Two For The Road! If you’re a Motorhead you find beauty in design, function and performance. So forgive me if my heart beats a little faster when I take in the sexy symmetry of John Stein’s ‘70 Twin Motor BSA drag bike – bared for all to see in the Competition On Road Class.

    The 750 Sport was essentially a racier version of Ducati’s first big V-Twin, the 750GT. Its Goldenrod Yellow and black paint scheme and lean, aggressive styling made this Italian beauty really stand out from the crowd. Robert Jordon owns this stunning and pristine example.

    Wake Me Up Before You Goggo! The Hans Glas GMBH Company of Germany produced the Goggo Motorscooter in the 1950s. They were dependable and offered better performance than their Italian counterparts. They were however a bit pricier and few ever made it to the States. Harley and Deb Welch brought this nifty ‘55 Goggo 150 to The Gathering.

    And now for something different: The ‘76 Hercules W2000. Powered by an air-cooled, single-rotor Sachs-designed Wankel engine, it was manufactured in Germany. Innovative for sure, but criticized for its high cost, insufficient ground clearance and low performance. And of course, now, in high-demand by collectors! Congratulations to Stephan Haddad for the bike’s 2nd Place win in the Other European category.

    Words & photos by Jim Palam, http://www.jimpalam.com/

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  • New Weise W-Tex Touring Jacket Comes With Over-Trousers

    Ever had to peel off soggy jeans after a rainstorm? It was dry and sunny when you left. But then the rain came and now you’re wearing soaked denim leggings. And your legs have turned blue from a combination of the cold and colours running. Well, the new Weise W-Tex Touring Jacket comes with over-trousers in a large rear pocket to prevent that happening again.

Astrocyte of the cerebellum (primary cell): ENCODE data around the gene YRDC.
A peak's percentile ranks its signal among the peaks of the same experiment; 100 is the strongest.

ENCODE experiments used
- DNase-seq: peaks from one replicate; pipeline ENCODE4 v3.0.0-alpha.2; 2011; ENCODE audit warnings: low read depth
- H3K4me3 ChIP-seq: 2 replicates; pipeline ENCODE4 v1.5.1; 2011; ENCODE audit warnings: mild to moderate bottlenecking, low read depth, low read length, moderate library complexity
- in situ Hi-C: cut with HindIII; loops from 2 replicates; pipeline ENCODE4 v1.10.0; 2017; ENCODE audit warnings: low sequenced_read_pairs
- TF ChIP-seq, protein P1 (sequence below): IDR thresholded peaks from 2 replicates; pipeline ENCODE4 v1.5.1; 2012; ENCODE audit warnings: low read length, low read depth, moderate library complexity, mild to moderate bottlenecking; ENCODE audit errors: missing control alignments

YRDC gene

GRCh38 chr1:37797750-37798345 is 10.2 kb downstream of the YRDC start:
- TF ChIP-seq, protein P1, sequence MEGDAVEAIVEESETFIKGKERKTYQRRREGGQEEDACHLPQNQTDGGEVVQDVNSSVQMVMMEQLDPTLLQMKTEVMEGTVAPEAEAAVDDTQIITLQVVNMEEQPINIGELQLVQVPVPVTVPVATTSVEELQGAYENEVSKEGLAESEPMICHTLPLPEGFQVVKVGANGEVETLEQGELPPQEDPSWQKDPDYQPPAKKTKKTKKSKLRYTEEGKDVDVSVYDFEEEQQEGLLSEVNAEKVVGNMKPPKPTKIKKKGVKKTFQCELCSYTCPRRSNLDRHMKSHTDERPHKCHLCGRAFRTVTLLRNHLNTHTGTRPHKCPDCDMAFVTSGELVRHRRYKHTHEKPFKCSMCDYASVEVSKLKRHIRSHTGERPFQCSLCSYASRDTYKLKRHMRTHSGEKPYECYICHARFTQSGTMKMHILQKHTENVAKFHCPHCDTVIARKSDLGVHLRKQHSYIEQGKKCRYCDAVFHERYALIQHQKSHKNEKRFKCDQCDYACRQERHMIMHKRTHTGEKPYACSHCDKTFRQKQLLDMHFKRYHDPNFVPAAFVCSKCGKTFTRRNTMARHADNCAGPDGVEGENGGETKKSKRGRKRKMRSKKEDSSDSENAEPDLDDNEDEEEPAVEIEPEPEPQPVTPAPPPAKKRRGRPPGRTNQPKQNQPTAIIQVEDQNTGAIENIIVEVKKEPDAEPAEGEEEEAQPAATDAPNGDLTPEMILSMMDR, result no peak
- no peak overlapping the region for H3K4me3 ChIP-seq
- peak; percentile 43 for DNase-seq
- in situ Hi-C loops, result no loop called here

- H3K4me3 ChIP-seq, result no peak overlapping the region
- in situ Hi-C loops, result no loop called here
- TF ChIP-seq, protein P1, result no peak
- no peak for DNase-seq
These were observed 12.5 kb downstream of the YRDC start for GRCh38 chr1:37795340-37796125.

2017 Weise W-Tex Touring Jacket comes with overtrousers built in
    The Weise W-Tex Touring Jacket carries lightweight over-trousers in a large rear pocket

    The over-trousers aren’t going to get you through a track day. But they will keep you snug and dry if you get caught out by a shower. So while Weise may call it a touring jacket, we’d say it’s as good for short trips and commuting, without having to carry a backpack full of spare kit. Especially when armoured jeans have become more and more popular.

    The W-Tex trousers have a full polyester lining, with an elasticated waist and Velcro ankle pull tabs. So they’re easy to wear and should be comfortable.

    The Weise W-Tex waterproof jeans come with the Weise W-Tex Touring Jacket

    The Weise W-Tex Touring Jacket itself is your standard all-weather motorcycle jacket. It has a waterproof and breathable drop liner, plus a full-length popper and Velcro storm flap over a YKK zip to keep your top half dry.

    Weise W-Tex Touring Jacket
    The Weise W-Tex Touring Jacket in Black/Stone

    There’s a removable 120-gram thermal quilted liner to cope with changing temperatures. And large two-way zipped vents at the cuffs, shoulders and on the back to let cool air in when you need it.

    The shell of the Weise W-Tex Touring Jacket is made from tough 600 denier material. And there’s removable Knox Micro-Lock CE-approved armour at the shoulders, elbows and back.

    2017 Weise W-Tex Touring Jacket with Over-Trousers Black
    The Weise W-Tex Touring Jacket in Black

    To help you be seen, there is reflective detailing on the arms and back. And you can adjust the collar, waist and torso to get the right fit. The Weise W-Tex Touring Jacket has the large rear pocket for storing your handy over-trousers, and also has four large external pockets and two smaller hand warmer pockets.

    2017 Weise W-Tex Touring Jacket with Over-Trousers Back

    The Weise W-Tex Touring Jacket with the W-Tex waterproof jeans included will cost £289.99 and comes in Black (sizes M-5XL) and Black/Stone (sizes M-3XL).